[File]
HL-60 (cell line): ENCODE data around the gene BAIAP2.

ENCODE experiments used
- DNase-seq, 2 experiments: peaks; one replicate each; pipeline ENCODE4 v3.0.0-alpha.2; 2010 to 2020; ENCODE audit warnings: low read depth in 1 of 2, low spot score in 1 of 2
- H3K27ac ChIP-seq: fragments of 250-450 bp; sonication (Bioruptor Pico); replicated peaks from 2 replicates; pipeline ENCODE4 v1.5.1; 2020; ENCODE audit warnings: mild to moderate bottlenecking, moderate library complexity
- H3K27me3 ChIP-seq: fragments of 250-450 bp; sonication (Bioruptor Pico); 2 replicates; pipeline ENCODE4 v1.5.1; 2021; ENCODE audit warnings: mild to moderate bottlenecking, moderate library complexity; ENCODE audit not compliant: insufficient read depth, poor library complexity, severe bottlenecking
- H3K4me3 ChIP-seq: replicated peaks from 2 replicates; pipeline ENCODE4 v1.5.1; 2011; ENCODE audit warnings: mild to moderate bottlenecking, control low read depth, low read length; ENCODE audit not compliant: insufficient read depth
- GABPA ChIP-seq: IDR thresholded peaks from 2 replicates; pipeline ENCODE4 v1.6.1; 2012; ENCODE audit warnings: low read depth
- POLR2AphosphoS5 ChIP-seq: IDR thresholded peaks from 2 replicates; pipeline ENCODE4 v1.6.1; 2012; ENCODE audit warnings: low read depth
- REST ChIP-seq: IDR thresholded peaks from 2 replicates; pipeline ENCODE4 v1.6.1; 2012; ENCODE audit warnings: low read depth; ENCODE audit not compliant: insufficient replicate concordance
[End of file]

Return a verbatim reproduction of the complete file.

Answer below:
HL-60 (cell line): ENCODE data around the gene BAIAP2.

ENCODE experiments used
- DNase-seq, 2 experiments: peaks; one replicate each; pipeline ENCODE4 v3.0.0-alpha.2; 2010 to 2020; ENCODE audit warnings: low read depth in 1 of 2, low spot score in 1 of 2
- H3K27ac ChIP-seq: fragments of 250-450 bp; sonication (Bioruptor Pico); replicated peaks from 2 replicates; pipeline ENCODE4 v1.5.1; 2020; ENCODE audit warnings: mild to moderate bottlenecking, moderate library complexity
- H3K27me3 ChIP-seq: fragments of 250-450 bp; sonication (Bioruptor Pico); 2 replicates; pipeline ENCODE4 v1.5.1; 2021; ENCODE audit warnings: mild to moderate bottlenecking, moderate library complexity; ENCODE audit not compliant: insufficient read depth, poor library complexity, severe bottlenecking
- H3K4me3 ChIP-seq: replicated peaks from 2 replicates; pipeline ENCODE4 v1.5.1; 2011; ENCODE audit warnings: mild to moderate bottlenecking, control low read depth, low read length; ENCODE audit not compliant: insufficient read depth
- GABPA ChIP-seq: IDR thresholded peaks from 2 replicates; pipeline ENCODE4 v1.6.1; 2012; ENCODE audit warnings: low read depth
- POLR2AphosphoS5 ChIP-seq: IDR thresholded peaks from 2 replicates; pipeline ENCODE4 v1.6.1; 2012; ENCODE audit warnings: low read depth
- REST ChIP-seq: IDR thresholded peaks from 2 replicates; pipeline ENCODE4 v1.6.1; 2012; ENCODE audit warnings: low read depth; ENCODE audit not compliant: insufficient replicate concordance